Schoolchildren in New York City will get to explore exhibits on dinosaur fossils, meteorites, and ocean life, among others, free of charge as a result of a $10 million gift announced this week to the American Museum of Natural History.
"For over a century, the American Museum of Natural History has given public school students the chance to imagine they were exploring the bottom of the ocean, the savannahs of Africa, and the universe," said New York City schools Chancellor Dennis Walcott, in a press release. He applauded the donor, the Richard S. and Karen LeFrak Charitable Foundation, "for their commitment to making science and history fun for our studentsand supporting our efforts to graduate every student ready for college."
As I wrote in an EdWeek story last year, science and natural-history museums have an important role to play in helping to inspire and educate young people, and the connections with public schools have gotten more explicit in recent years. For example, the Explora science center in Albuquerque offers Family Science Night for families of children in local Title I schools.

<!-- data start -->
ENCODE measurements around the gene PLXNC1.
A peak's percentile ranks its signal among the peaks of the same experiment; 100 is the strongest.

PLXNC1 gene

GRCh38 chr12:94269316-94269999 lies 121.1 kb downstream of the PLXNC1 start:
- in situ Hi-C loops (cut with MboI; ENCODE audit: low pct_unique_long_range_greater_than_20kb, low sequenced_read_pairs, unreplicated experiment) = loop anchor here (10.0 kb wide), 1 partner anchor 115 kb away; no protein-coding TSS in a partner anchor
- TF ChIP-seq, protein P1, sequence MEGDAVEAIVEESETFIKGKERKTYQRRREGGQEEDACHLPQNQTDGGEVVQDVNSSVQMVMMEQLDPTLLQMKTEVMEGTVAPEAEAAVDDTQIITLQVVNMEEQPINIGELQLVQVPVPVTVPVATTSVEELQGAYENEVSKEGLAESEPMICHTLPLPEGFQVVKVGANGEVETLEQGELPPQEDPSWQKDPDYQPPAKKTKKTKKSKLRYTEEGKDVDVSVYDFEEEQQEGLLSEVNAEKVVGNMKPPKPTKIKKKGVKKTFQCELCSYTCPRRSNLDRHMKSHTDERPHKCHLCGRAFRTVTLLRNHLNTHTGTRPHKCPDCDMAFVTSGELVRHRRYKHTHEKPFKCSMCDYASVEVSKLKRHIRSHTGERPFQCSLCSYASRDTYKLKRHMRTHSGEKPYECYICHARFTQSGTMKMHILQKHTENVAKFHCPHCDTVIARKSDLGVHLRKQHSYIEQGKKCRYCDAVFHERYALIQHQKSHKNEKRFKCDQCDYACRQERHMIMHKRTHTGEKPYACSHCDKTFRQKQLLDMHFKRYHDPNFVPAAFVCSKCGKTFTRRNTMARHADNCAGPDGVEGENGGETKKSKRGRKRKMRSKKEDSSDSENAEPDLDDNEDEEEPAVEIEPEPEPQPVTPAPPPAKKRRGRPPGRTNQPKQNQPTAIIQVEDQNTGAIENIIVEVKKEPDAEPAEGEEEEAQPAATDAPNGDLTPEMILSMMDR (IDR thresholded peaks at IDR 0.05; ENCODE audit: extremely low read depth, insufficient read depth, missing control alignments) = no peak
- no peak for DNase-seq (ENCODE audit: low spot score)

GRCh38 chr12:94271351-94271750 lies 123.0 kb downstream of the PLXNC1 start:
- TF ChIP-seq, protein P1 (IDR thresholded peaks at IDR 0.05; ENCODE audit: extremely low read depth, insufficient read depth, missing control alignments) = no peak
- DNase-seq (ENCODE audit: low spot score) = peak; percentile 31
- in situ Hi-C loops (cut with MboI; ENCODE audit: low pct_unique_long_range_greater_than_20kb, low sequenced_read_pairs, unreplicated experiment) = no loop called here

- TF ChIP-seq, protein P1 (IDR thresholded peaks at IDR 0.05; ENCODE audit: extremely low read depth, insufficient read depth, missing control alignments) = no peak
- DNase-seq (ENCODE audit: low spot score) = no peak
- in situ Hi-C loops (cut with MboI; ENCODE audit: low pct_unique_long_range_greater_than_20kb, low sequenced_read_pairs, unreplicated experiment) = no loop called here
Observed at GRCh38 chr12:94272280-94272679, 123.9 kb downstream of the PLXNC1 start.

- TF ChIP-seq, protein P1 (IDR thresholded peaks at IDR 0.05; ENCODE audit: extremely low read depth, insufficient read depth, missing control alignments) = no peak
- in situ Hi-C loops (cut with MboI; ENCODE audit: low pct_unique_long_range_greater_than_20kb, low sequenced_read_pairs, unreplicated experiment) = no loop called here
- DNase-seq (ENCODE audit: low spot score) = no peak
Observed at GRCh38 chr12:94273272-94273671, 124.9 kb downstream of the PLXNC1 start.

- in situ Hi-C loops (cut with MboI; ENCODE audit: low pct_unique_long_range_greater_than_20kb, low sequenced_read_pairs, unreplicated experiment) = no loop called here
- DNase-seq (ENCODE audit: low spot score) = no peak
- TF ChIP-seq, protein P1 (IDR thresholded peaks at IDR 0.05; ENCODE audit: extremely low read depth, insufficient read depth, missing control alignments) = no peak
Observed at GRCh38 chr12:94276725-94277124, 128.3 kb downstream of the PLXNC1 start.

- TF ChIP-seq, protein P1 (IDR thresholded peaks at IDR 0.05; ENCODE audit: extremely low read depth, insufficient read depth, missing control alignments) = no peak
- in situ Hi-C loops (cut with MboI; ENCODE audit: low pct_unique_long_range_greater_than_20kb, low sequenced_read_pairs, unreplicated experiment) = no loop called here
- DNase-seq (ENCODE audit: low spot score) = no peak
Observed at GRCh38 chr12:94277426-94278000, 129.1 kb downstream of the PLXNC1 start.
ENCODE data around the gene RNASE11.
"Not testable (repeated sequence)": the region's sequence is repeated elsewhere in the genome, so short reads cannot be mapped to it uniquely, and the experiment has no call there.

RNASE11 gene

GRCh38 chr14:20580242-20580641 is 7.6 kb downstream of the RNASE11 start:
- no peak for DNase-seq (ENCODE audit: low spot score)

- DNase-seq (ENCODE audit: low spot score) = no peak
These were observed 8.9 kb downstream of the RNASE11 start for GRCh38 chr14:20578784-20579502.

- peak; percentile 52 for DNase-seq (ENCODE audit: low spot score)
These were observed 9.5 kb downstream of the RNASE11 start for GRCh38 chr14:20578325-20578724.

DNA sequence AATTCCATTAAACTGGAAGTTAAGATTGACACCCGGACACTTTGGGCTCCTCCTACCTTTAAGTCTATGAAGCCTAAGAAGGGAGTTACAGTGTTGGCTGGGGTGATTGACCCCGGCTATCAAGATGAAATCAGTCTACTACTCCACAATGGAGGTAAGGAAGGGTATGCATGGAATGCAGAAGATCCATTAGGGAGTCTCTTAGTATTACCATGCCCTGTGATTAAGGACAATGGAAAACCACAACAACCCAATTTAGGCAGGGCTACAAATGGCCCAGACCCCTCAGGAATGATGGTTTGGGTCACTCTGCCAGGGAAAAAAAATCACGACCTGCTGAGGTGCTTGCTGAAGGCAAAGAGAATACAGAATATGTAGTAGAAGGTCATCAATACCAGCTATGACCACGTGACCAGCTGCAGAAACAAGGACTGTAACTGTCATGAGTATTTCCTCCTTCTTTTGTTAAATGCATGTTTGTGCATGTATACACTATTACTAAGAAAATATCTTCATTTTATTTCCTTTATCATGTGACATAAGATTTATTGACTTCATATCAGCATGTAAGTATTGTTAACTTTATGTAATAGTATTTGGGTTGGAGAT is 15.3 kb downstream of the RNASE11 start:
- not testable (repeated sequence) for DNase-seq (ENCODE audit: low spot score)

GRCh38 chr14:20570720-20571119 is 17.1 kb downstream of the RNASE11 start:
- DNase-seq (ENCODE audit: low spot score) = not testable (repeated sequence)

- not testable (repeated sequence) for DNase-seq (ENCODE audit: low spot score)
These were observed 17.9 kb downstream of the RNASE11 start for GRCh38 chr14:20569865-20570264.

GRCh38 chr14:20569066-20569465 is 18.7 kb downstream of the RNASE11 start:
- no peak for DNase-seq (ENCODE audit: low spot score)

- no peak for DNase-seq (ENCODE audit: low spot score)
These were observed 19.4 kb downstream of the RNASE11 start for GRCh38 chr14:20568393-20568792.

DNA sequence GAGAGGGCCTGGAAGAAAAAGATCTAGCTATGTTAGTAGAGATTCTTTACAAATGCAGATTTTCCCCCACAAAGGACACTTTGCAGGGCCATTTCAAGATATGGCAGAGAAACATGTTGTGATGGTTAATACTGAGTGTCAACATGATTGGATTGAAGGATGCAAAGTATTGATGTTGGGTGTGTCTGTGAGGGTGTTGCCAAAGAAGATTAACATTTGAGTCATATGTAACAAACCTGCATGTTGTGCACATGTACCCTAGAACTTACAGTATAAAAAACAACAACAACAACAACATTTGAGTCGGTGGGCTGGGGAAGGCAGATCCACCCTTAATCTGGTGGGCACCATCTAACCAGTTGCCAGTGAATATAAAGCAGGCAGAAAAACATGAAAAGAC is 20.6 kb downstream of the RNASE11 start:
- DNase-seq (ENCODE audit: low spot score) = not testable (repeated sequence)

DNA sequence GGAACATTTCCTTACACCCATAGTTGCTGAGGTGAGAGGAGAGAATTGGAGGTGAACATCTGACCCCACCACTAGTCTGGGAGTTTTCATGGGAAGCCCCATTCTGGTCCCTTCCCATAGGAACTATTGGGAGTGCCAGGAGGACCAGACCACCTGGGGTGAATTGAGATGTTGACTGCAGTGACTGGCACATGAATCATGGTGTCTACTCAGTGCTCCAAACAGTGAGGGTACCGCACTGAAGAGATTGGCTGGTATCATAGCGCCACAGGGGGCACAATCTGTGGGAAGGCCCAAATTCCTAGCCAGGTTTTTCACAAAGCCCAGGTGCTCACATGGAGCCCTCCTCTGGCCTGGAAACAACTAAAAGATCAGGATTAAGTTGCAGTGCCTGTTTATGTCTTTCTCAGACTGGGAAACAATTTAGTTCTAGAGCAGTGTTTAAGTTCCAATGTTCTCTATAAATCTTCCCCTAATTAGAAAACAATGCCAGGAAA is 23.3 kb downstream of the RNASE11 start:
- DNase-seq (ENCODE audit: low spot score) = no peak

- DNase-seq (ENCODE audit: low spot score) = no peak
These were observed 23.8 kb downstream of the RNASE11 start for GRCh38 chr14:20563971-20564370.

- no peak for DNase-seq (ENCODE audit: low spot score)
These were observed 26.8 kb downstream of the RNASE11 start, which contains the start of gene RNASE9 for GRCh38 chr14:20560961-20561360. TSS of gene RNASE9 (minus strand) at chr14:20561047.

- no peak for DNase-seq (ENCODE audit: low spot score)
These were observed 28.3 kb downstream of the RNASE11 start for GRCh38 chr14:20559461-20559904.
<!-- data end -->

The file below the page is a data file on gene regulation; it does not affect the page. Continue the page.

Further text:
Apparently, the public-school connection has long existed for the world-famous New York City museum. Founded in 1869, the press release notes that it began offering lectures to teachers in 1880 and, by the early 1900s, was loaning mobile cases with specimens to public schools and developing lecture series for schoolchildren.
In 2007, the museum founded the David S. and Ruth L. Gottesman Center for Science Teaching and Learning, which develops specialized content to meet current educational standards and the needs of teachers. The press release notes that some temporary exhibition galleries feature specialized content, including pre- and post-visit classroom materials developed by museum educators for different grade levels.
"We hope that the hundreds of thousands of New York City students who come here throughout the year will be inspired to begin lifelong journeys of discovery," said Richard LeFrak in the press release.
Photo: A working six-foot-long mechanical model of a Tyrannosaurus Rex skeleton, driven by clock-like works, demonstrates movement after it was assembled at the American Museum of Natural History. Stephen Chernin/AP